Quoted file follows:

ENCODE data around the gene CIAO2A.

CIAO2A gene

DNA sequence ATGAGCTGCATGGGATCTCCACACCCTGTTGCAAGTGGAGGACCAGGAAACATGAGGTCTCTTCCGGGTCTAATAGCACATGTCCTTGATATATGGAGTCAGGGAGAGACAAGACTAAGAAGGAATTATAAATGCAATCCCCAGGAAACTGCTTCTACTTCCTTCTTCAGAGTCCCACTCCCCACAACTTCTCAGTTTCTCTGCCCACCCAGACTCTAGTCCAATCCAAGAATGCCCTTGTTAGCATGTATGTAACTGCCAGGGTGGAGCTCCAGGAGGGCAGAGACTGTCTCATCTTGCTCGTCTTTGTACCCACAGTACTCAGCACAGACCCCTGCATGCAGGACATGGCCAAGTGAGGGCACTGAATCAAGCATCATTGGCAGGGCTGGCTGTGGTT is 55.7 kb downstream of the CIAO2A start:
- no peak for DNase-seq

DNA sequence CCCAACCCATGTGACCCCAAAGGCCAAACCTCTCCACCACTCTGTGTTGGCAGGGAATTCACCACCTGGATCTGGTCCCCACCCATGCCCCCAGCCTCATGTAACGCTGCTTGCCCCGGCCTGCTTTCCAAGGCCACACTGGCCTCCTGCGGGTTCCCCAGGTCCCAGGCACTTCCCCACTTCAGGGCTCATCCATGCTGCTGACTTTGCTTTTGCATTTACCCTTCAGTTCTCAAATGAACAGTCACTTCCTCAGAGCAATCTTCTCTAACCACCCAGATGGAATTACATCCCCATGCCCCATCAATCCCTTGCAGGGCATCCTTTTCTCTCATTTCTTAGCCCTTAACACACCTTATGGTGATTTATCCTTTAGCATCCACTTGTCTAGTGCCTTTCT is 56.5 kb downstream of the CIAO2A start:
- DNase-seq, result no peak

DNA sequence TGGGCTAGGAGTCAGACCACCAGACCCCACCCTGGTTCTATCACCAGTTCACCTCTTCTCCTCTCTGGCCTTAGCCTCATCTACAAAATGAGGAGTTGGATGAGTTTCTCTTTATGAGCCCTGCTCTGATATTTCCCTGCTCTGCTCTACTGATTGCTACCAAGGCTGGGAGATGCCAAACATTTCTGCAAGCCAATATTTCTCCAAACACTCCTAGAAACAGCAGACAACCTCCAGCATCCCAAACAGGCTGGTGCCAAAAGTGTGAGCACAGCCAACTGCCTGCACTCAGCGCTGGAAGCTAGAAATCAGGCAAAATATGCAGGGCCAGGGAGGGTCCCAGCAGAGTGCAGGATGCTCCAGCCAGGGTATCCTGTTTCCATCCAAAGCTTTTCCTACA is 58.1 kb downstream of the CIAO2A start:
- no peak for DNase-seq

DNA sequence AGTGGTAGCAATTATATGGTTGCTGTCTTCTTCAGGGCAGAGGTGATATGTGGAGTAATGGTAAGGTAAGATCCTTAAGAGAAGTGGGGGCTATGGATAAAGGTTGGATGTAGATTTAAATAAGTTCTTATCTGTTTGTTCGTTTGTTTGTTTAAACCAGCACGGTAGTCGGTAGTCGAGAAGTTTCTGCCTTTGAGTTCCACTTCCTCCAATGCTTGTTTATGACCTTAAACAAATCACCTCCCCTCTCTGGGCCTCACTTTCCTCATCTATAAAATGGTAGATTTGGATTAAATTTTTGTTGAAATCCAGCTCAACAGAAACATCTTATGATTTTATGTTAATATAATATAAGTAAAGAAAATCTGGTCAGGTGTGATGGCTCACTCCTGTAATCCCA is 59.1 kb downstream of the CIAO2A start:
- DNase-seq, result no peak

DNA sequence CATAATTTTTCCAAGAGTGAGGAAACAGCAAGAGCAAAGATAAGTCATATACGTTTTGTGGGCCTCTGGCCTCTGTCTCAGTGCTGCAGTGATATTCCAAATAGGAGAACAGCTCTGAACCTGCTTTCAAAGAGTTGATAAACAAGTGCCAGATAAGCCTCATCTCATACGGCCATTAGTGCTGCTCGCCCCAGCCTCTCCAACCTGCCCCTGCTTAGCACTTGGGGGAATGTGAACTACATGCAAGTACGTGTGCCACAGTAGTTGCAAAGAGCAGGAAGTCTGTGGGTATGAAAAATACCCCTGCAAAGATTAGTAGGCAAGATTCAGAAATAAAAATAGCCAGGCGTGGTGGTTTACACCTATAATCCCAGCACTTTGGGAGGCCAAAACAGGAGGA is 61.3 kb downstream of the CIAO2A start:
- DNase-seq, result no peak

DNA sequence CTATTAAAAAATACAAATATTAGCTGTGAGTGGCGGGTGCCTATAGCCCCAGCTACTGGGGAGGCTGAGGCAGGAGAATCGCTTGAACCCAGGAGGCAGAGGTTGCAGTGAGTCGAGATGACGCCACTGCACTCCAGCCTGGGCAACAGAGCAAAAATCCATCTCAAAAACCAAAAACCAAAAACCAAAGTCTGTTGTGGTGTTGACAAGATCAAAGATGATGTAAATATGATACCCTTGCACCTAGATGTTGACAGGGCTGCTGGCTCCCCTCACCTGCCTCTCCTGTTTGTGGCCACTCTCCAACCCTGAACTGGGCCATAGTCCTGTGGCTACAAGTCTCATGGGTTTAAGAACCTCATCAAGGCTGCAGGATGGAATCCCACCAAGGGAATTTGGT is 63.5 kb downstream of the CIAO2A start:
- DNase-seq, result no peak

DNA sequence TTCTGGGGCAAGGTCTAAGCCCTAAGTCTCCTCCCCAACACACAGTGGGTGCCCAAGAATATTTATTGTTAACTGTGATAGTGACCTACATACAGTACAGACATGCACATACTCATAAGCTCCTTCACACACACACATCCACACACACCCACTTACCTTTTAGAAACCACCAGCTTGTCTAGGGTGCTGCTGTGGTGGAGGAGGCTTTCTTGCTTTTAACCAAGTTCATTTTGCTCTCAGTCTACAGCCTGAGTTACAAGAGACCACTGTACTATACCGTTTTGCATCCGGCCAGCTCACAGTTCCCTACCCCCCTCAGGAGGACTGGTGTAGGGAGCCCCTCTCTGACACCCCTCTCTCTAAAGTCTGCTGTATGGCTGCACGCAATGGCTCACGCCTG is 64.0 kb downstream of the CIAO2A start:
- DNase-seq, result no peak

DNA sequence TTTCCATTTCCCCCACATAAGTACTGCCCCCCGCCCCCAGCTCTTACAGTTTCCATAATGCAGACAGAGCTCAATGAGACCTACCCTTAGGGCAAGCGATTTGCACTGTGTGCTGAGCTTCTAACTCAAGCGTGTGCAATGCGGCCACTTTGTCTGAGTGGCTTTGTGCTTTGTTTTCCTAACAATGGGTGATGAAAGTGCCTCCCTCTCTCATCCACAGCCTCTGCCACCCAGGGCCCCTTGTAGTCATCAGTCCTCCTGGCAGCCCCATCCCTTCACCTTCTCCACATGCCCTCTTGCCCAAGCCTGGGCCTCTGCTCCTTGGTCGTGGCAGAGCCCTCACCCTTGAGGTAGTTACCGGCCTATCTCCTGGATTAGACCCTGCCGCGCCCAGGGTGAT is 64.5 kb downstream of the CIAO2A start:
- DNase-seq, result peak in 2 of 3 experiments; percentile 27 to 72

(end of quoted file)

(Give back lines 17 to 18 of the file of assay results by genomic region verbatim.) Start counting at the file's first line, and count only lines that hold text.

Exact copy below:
DNA sequence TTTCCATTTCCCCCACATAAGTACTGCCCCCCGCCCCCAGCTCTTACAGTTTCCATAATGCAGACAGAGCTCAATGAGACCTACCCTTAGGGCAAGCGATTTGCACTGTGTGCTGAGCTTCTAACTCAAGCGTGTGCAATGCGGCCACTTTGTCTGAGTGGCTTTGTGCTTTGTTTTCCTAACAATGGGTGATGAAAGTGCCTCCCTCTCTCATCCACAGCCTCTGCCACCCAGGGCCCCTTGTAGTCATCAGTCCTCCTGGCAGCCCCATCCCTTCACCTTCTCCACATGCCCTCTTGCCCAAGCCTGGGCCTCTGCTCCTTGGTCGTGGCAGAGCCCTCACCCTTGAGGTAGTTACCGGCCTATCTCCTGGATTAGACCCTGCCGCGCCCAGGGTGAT is 64.5 kb downstream of the CIAO2A start:
- DNase-seq, result peak in 2 of 3 experiments; percentile 27 to 72